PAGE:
New "Clinical Roadmap" for Obesity Drug Treatments
The Endocrine Society has released a new guideline as an aid for doctors when prescribing obesity weight-loss drugs, and developing proper weight-loss treatment plans. Researchers say these guidelines are the first of its kind, and can help fill gaps in obesity treatment.
In the past two years, the FDA has approved four anti-obesity drugs for those who haven’t succeeded with more traditional treatments.
- lorcaserin (Belviq)
- phentermine/topiramate (Qsymia)
- naltrexone/bupropion (Contrave)
- liraglutide (Saxenda)
However, it’s been left up to physicians to diagnose a patient's stage of obesity and then properly prescribe the right combination of weight loss medications and treatment plans.
Published by the Endocrine Society, the new Pharmacological Management of Obesity: An Endocrine Society Clinical Practice Guideline, provides an evidence-based “roadmap” to help clinicians decide on and prescribe the right treatment for their patients. It takes a catered approach by factoring in preexisting conditions such as type 2 diabetes or heart disease. The guideline also offers information on how to properly wean a patient off drugs that may be causing weight gain. Researchers suggest this is a way to target weight first, instead of as an afterthought as previously practiced.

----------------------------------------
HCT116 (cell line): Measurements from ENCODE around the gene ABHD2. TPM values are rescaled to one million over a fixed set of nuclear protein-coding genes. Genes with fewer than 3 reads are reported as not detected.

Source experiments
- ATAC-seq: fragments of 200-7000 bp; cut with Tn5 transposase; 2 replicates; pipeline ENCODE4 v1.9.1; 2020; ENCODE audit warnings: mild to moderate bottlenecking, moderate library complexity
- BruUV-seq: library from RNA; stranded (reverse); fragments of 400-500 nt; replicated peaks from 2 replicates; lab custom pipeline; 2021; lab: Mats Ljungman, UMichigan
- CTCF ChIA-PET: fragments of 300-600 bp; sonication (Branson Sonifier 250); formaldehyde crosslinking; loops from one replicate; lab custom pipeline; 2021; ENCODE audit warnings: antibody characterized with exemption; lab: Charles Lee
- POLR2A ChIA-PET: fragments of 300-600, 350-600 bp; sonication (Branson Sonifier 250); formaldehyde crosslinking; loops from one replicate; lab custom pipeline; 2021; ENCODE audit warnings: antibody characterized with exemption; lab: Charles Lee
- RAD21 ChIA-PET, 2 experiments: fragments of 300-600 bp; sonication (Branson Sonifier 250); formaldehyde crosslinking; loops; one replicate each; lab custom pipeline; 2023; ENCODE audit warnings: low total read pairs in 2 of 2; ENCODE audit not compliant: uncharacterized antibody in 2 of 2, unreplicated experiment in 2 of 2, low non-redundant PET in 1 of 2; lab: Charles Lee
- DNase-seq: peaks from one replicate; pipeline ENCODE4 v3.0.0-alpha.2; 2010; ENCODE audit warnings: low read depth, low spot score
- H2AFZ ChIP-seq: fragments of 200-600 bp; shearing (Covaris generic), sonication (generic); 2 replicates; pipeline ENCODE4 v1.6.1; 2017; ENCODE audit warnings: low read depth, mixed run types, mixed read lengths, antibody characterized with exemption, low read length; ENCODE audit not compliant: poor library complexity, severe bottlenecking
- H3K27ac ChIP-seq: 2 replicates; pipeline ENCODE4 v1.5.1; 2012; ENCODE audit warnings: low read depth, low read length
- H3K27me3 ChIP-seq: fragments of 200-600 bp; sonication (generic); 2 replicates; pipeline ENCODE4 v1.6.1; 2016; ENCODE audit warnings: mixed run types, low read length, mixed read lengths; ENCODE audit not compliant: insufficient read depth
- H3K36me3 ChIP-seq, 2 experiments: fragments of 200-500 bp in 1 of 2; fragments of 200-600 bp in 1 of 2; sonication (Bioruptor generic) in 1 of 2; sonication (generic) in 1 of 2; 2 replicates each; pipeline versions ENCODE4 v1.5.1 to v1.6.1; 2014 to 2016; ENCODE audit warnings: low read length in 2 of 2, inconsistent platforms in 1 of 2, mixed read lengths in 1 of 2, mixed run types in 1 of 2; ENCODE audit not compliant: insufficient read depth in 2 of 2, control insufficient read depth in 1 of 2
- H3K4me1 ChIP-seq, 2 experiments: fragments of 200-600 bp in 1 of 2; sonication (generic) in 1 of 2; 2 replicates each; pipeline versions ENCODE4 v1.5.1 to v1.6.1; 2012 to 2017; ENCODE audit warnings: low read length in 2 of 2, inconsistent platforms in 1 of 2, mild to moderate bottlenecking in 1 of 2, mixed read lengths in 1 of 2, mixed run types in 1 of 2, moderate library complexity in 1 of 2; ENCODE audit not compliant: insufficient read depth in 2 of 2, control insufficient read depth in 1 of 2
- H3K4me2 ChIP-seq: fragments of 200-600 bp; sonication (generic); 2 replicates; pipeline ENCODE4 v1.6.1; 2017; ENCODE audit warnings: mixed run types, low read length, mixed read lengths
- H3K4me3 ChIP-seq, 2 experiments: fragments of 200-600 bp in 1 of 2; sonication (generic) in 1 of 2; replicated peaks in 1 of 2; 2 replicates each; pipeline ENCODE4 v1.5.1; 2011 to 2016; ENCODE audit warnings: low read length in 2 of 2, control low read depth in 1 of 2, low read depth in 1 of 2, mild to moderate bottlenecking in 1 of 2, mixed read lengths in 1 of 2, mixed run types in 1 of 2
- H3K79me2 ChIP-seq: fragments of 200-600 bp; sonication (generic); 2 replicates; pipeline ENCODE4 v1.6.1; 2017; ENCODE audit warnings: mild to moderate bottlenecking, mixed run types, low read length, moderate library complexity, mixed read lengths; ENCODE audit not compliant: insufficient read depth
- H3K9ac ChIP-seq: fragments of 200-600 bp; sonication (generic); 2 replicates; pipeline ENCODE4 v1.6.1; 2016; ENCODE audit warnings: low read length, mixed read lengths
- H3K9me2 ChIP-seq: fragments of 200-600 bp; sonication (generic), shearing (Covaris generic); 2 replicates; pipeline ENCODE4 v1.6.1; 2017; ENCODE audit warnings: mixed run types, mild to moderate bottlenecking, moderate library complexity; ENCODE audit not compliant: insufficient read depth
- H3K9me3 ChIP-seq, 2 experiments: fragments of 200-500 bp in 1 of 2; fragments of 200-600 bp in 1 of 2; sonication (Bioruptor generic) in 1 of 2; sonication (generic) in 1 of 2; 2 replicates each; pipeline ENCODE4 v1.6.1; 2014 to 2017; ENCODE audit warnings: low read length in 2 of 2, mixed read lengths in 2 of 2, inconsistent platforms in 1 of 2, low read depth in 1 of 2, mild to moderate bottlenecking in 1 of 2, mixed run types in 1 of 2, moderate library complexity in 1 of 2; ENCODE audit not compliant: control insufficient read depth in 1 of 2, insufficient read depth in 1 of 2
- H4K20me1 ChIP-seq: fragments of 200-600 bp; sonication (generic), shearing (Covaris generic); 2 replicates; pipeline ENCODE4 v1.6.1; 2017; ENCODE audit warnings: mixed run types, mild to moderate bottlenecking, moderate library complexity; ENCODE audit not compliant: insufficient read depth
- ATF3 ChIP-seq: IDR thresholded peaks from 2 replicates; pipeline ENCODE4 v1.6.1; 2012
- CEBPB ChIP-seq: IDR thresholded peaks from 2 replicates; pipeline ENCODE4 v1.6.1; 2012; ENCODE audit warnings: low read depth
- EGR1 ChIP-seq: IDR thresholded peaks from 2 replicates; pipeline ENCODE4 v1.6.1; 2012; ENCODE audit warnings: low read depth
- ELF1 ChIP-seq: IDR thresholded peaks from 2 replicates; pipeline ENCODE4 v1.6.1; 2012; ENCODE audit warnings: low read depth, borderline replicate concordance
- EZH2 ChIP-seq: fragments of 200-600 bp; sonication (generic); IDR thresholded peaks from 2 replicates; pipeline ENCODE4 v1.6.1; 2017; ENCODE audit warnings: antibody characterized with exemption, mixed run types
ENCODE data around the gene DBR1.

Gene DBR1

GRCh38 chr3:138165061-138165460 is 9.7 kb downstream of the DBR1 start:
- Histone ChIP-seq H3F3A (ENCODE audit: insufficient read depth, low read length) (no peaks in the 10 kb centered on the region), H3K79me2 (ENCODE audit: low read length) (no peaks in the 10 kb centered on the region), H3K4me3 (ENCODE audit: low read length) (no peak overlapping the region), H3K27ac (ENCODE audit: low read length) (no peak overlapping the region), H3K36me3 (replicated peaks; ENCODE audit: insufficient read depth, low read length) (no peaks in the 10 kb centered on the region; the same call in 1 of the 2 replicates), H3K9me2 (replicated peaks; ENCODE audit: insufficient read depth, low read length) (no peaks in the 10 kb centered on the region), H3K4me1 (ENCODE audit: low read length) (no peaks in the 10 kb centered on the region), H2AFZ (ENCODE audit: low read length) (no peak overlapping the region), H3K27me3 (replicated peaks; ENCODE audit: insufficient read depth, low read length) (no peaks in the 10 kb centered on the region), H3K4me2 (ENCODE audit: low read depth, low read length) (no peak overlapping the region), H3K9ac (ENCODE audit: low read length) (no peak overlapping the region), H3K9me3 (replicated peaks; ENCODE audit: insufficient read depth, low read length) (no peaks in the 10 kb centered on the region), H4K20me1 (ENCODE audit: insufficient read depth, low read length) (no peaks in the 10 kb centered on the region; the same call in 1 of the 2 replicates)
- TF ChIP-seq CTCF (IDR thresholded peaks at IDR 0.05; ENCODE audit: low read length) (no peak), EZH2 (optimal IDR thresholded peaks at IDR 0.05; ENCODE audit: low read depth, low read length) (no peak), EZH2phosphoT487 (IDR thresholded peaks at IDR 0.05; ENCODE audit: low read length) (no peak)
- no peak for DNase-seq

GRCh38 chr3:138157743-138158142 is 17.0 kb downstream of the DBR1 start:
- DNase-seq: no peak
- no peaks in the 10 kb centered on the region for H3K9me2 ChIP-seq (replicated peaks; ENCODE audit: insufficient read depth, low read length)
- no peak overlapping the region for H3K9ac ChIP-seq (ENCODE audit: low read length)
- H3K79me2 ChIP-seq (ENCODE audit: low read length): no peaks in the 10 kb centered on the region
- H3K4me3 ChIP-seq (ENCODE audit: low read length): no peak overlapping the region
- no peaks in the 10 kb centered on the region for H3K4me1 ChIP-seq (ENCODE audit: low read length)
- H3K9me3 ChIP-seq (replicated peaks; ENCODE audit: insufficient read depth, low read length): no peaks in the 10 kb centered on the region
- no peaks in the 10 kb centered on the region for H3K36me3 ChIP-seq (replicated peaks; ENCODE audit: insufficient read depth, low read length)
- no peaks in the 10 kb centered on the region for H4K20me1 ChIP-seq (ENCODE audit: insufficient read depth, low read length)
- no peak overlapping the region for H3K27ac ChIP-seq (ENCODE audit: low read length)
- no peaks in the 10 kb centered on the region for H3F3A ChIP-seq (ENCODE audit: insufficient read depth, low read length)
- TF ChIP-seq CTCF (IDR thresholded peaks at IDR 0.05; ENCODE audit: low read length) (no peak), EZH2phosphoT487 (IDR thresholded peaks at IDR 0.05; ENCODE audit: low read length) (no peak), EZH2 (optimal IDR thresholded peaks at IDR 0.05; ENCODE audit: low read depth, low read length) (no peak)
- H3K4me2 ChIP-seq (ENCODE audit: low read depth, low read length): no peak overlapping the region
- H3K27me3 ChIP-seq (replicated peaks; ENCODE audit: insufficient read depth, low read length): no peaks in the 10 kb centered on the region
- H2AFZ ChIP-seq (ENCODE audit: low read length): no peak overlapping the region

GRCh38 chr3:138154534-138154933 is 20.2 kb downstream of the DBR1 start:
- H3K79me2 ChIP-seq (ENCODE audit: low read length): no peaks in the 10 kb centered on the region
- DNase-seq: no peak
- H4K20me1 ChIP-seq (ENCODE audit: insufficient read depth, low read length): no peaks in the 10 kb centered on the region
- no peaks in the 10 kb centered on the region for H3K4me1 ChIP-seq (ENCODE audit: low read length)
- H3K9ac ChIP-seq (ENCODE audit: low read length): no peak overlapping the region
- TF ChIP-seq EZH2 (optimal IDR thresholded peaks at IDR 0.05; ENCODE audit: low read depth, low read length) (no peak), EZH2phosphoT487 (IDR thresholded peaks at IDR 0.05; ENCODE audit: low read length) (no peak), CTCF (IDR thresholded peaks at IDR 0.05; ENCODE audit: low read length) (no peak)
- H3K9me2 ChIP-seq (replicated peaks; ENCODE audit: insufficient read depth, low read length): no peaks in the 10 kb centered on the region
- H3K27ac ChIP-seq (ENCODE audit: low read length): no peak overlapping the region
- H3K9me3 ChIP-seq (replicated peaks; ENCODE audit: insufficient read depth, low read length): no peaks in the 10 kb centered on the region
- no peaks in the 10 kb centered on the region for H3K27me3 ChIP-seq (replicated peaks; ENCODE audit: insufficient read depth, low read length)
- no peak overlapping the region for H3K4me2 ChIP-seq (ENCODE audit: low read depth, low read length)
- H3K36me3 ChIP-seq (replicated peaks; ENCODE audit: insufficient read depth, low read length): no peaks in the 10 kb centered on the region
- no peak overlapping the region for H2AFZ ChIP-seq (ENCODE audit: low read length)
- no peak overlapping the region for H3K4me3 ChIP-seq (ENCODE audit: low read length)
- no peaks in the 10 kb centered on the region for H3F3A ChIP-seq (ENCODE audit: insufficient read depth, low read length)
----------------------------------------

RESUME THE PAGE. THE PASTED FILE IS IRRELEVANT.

While no report like this has been released before, researchers add that the new guideline, published in The Journal of Clinical Endocrinology and Metabolism, is an expansion of TOS’s obesity and overweight management guidelines from 2013. Those guidelines were created so doctors knew the best weight-loss medication to prescribe to patients. Researchers say that using the two guides together can provide a well-rounded approach to successful obesity-management plans.
Obesity affects more than over one-third of the U.S. population, and can be a precursor for moe than 30 health conditions, including heart disease, lung cancer and diabetes. And while weight loss medications can be an effective tool, they should be taken only by those who have failed at extended diet and exercise efforts alone.
The guideline was made with support of the Obesity Society (TOS) and the European Society of Endocrinology.